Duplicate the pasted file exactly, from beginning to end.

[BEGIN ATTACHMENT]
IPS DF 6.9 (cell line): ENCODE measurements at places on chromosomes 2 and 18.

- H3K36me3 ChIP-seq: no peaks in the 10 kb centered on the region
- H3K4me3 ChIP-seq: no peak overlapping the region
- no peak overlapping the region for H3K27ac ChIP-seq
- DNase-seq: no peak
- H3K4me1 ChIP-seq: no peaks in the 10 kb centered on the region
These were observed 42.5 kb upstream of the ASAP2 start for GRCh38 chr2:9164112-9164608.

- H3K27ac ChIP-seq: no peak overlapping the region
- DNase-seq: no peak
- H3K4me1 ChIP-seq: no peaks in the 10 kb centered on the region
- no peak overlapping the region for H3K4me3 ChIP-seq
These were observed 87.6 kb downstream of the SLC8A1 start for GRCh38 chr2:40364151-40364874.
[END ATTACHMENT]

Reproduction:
IPS DF 6.9 (cell line): ENCODE measurements at places on chromosomes 2 and 18.

- H3K36me3 ChIP-seq: no peaks in the 10 kb centered on the region
- H3K4me3 ChIP-seq: no peak overlapping the region
- no peak overlapping the region for H3K27ac ChIP-seq
- DNase-seq: no peak
- H3K4me1 ChIP-seq: no peaks in the 10 kb centered on the region
These were observed 42.5 kb upstream of the ASAP2 start for GRCh38 chr2:9164112-9164608.

- H3K27ac ChIP-seq: no peak overlapping the region
- DNase-seq: no peak
- H3K4me1 ChIP-seq: no peaks in the 10 kb centered on the region
- no peak overlapping the region for H3K4me3 ChIP-seq
These were observed 87.6 kb downstream of the SLC8A1 start for GRCh38 chr2:40364151-40364874.